Transition To Adulthood among Descendants of Immigrants in France: The Role of Educational Attainments vs. Family Background
Présenté par Giulia Ferrari (Ined) ; Discutant : Nicola Barban (Oxford University)
Patterns of transition to adulthood changed substantially in most Western countries from the late 1960s onwards. The emerging trend reveals more complex and longer transitions due to changes in norms, greater labor market insecurity and the increased cost of living. Socio-economic stratification and the cultural environment where people grow up play a crucial role in this process of transition to adulthood. This study questions if such changes have also taken place among descendants of immigrants in France. Focusing on the interplay between cultural and structural factors, it investigates whether individual behaviors are affected by tradition and open to individual choice and/or shaped by structural factors, and especially educational attainment. We limited the analysis to individuals aged 30-50 and to the most represented areas of origin that are Southern Europe and North Africa, comparing them to natives. Based on event-history data collected in the Trajectories and Origins survey (Ined, Insee 2008), we construct individual sequences of states occurred during the transition to adulthood, paying particular attention to residential (living in the parental home vs. having left), occupational (being student, unemployed/not in a stable employment, or in a stable employment), conjugal (being single, cohabiting, married), and parenthood (childless vs. parent) dimensions. Using optimal matching sequence analysis, we classify similar trajectories into five transition typologies, namely Married parents (37%), Living autonomously (32%), Cohabiting (15%), Latest nest leavers (12%), Unemployed in union (3%). Furthermore, we implement multinomial logistic regression to investigate the probability to belong to each of the selected clusters.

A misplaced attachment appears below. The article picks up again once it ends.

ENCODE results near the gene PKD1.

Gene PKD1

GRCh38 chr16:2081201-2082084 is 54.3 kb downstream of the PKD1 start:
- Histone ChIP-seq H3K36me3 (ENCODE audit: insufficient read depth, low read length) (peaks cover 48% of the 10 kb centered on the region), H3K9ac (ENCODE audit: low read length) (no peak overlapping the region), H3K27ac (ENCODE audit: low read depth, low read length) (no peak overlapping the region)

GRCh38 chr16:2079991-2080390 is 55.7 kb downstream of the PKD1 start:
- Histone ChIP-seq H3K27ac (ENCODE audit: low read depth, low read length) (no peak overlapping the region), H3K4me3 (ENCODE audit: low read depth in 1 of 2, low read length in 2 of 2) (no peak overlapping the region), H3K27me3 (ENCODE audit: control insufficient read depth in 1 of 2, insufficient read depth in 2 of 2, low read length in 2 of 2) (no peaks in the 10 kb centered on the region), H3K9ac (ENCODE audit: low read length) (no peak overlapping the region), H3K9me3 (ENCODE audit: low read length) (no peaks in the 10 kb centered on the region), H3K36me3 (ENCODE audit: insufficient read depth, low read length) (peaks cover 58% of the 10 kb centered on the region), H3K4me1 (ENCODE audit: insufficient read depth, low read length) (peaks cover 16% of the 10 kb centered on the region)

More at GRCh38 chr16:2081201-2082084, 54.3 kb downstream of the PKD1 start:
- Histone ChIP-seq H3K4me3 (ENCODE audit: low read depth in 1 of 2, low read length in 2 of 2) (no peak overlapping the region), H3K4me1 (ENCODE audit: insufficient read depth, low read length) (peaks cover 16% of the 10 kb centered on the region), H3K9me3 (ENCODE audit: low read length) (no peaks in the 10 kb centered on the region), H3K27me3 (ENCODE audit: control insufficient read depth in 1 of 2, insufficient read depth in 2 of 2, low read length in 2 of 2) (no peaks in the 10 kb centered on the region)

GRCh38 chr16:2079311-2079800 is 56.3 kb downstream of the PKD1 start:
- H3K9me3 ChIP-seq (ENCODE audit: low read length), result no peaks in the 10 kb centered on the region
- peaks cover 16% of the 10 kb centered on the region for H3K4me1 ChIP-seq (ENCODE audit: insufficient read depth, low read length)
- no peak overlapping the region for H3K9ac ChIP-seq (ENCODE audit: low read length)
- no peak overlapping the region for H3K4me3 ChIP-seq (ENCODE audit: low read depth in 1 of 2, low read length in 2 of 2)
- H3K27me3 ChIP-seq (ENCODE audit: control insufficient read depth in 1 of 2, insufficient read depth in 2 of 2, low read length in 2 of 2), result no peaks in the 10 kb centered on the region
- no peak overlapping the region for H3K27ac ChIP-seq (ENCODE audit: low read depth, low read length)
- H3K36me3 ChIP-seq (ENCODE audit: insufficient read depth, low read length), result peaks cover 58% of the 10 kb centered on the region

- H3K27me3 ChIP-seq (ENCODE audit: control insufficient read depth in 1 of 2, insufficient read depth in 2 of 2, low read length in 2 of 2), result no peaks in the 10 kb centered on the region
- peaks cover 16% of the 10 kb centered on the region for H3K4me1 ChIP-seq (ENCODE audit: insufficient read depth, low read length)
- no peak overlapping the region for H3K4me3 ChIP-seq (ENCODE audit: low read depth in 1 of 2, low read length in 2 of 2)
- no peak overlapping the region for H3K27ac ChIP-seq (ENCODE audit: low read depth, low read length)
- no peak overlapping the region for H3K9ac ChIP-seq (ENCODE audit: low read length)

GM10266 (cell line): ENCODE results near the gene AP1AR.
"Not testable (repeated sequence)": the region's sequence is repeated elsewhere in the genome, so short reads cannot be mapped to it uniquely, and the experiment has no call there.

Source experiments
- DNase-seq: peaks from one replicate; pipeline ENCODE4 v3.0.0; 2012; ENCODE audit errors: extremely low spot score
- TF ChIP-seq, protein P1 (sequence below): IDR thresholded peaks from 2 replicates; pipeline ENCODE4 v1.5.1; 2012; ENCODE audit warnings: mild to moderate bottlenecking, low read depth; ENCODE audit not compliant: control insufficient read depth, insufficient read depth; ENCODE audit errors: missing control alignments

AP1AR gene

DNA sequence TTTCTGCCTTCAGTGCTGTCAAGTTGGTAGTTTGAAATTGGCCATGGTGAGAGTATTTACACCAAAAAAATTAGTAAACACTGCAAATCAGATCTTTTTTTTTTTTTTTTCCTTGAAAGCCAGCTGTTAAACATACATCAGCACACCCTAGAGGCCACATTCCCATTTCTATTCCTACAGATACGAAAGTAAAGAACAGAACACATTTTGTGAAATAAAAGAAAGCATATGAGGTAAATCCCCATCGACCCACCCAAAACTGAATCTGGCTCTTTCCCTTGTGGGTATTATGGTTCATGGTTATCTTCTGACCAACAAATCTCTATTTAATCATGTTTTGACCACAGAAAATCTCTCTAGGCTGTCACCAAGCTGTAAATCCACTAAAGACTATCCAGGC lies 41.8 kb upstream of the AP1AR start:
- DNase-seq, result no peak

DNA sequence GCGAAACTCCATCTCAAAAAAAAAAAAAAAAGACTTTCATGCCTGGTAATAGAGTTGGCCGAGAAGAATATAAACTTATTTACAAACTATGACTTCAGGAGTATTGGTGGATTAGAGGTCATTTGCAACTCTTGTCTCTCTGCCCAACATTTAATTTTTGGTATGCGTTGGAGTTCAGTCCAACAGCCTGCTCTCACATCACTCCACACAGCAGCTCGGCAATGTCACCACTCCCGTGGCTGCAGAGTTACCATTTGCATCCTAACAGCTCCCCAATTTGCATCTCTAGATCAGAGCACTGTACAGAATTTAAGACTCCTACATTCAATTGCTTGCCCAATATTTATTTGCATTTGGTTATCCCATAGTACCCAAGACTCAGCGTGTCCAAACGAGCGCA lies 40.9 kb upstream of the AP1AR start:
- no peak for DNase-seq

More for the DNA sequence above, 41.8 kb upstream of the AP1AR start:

Although descriptive analysis shows that paths into adulthood significantly vary by origin and gender, only few differences persist in the multivariate models, after controlling for background characteristics and individual education. Women are more likely than men to be in union (married parents, cohabiting or unemployed in union). However, both men and women descendants of immigrants from Maghreb are less frequently cohabiting and more likely latest nest leavers. Descendants from South Europe behave similarly to natives, but less frequently are unemployed in union. In summary, young adults whose parents were born in North Africa behave in a more traditional way, while those whose parents came from South Europe uniformed to the French natives way of becoming adult.
Giulia Ferrari is a Post-Doc researcher at INED. She previously worked as research fellow at Dondena Centre for Research on Social Dynamics in Milan, Italy. She owns a PhD in Demography achieved at University of Rome “La Sapienza”. Her main interests cover the field of family demography in a comparative perspective, with a particular attention to transition to adulthood, union formation and intergenerational relationships.